By Brianna Ahearn, contributing writer
Walmart has offered multiple money-related services, such as check cashing, bill pay, and money orders, for years, but is now taking a step into the banking business. On September 24, the New York Times announced is preparing to offer low-cost checking accounts. The publication reported Senior Vice President Daniel Eckert announced the checking accounts would be available to customers by the end of October. The checking accounts are thanks to a partnership with Green Dot, a prepaid debit card issuer.
Once the service is available in stores, Green Dot and Walmart will offer a checking account to any individual over the age of 18 who can pass an ID check. The accounts will carry significantly lower fees compared to a traditional bank's checking account options. The accounts will be known as GoBank, and will cost $8.95 per month for any accounts with less than $500.00 in direct deposits. No minimum balance, overdraft fees, or bounced check fees will be required. Walmart has long been a store for shoppers from every economic bracket, and this new service will hopefully help them capture lost revenue thanks to “dollar stores” and bargain retailers. Millions of households don't use banking services, largely due to low credit or expensive fees, and many will probably flock to Walmart for GoBank. Walmart hopes by encouraging their customers to shop and bank at their stores, they can win back their waning customer loyalty as customers look to other retailers for the best deal.
As the nation's biggest retailer, Walmart has long offered standard convenient services in its stores such as optometry and auto repair, as it's facing growing competition from other retailers. In response, Walmart has added these services to make it possible for their customers to do most of their errands and shopping in one place. However, TJX Companies, owner of TJ Maxx, Marshalls, HomeGoods, and Winners, has gone head-to-head in recent years with Walmart, as each company fights to win in the discount retailing arena. Walmart posted low second quarter sales in August, announcing their profits would be lower than originally forecast. Many retail analysts looked to the proliferation of dollar stores as one reason for the slump. Stores like Family Dollar, Dollar Tree, and Dollar General have begun targeting one of Walmart's biggest product categories, groceries, by introducing frozen goods and a wider range of non-perishables. TJX also poses a threat to the other big categories of Walmart offerings, including apparel and home décor.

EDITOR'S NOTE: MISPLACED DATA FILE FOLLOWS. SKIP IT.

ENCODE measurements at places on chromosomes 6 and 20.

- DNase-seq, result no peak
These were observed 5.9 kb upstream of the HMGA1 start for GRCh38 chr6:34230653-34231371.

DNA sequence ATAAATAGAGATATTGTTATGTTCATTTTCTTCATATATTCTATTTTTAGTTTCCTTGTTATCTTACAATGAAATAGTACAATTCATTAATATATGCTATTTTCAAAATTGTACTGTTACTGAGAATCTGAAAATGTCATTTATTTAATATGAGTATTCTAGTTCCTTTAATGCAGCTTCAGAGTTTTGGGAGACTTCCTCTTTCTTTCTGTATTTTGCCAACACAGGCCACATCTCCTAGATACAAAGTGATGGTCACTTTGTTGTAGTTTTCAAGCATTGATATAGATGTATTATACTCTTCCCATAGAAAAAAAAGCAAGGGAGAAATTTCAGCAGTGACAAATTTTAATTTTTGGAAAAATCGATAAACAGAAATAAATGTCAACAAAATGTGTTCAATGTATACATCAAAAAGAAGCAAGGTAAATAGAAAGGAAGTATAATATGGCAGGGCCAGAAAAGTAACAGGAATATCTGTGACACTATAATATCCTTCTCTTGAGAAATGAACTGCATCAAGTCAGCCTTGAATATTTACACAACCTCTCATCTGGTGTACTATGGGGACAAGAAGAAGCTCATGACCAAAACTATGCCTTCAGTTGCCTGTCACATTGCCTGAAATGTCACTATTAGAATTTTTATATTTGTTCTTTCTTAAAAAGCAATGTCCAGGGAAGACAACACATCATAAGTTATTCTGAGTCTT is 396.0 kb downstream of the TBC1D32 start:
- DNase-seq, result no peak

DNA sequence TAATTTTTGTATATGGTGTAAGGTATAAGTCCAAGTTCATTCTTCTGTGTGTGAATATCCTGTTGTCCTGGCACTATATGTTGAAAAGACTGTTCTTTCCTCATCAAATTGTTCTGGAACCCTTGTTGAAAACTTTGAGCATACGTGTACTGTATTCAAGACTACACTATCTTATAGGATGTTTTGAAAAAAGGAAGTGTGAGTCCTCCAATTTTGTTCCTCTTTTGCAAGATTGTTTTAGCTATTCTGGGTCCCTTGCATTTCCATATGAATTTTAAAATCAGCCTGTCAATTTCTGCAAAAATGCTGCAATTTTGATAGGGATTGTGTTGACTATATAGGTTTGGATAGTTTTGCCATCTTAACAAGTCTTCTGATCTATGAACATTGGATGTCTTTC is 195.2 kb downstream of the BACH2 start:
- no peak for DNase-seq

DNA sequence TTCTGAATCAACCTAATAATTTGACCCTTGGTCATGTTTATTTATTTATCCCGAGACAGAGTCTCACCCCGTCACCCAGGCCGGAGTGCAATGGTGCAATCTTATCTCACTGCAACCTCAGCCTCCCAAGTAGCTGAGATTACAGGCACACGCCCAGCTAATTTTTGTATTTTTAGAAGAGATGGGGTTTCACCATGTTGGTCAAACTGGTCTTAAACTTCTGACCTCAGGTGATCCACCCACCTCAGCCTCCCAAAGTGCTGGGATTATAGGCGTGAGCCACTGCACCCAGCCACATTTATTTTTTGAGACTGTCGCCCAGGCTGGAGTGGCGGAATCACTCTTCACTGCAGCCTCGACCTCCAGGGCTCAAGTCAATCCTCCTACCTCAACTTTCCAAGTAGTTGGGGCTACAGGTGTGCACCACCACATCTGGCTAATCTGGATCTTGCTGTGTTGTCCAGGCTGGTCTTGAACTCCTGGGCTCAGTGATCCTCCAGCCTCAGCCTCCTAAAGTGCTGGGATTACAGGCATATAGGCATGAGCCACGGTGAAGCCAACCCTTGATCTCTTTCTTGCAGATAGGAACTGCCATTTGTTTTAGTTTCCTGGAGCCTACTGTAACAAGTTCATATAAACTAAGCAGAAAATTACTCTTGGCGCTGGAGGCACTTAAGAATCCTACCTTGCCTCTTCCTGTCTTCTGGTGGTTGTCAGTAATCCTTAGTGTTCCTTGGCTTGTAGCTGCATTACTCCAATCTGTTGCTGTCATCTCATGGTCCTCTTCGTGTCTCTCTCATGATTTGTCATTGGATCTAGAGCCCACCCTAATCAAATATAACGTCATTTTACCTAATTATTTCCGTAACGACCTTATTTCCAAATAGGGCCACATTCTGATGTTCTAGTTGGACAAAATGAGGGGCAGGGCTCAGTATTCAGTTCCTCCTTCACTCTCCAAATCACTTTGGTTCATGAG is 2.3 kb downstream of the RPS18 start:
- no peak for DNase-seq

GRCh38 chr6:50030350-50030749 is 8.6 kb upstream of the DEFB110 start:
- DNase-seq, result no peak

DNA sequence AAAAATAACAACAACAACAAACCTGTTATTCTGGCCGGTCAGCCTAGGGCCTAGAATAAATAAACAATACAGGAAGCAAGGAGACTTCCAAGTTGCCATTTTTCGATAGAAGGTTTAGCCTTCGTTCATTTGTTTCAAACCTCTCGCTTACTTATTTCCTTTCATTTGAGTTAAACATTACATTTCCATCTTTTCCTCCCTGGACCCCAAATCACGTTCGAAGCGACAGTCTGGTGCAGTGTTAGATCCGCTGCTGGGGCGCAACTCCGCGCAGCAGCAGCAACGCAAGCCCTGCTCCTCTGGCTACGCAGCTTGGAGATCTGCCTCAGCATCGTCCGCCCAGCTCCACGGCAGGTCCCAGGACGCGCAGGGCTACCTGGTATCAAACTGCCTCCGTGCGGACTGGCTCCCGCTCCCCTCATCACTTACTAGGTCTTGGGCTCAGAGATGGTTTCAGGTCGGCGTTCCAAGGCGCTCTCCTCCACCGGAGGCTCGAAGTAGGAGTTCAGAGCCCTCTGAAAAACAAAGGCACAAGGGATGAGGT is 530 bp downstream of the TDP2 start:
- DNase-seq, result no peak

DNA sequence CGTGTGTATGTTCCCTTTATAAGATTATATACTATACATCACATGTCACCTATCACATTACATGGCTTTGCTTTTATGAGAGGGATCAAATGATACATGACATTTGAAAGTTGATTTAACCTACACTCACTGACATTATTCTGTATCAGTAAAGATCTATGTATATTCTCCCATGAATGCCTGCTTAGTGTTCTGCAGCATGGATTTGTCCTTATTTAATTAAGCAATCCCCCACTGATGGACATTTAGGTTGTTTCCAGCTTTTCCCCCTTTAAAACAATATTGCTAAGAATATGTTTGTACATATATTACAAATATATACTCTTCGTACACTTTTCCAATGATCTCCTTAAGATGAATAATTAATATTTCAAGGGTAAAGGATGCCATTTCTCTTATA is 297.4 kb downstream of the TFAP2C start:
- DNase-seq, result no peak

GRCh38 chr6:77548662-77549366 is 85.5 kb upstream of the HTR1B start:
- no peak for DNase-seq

In 2007, Walmart attempted to offer deposit-taking bank services backed by a federal charter, but faced immediate opposition from the nation's biggest financial institutions. The partnership with Green Dot will allow Walmart to omit a screening process, and offer simple checking accounts to lower income individuals or individuals with bad credit. The retailer has already offered prepaid cards such as Visa or American Express, but even those are also available at other retailers; the checking account service will set them apart from other retailers. Looking at the recent moves made by Walmart such as the addition of healthcare clinics and testing a conveniences store format, the retailer is demonstrating that's it's pulling out all the stops to remain at the top of the retail industry. The company hasn't spoken yet about its projected numbers for new checking accounts, but has promised an account can be opened within a few minutes, making it a likely draw for many households who don't use a traditional bank.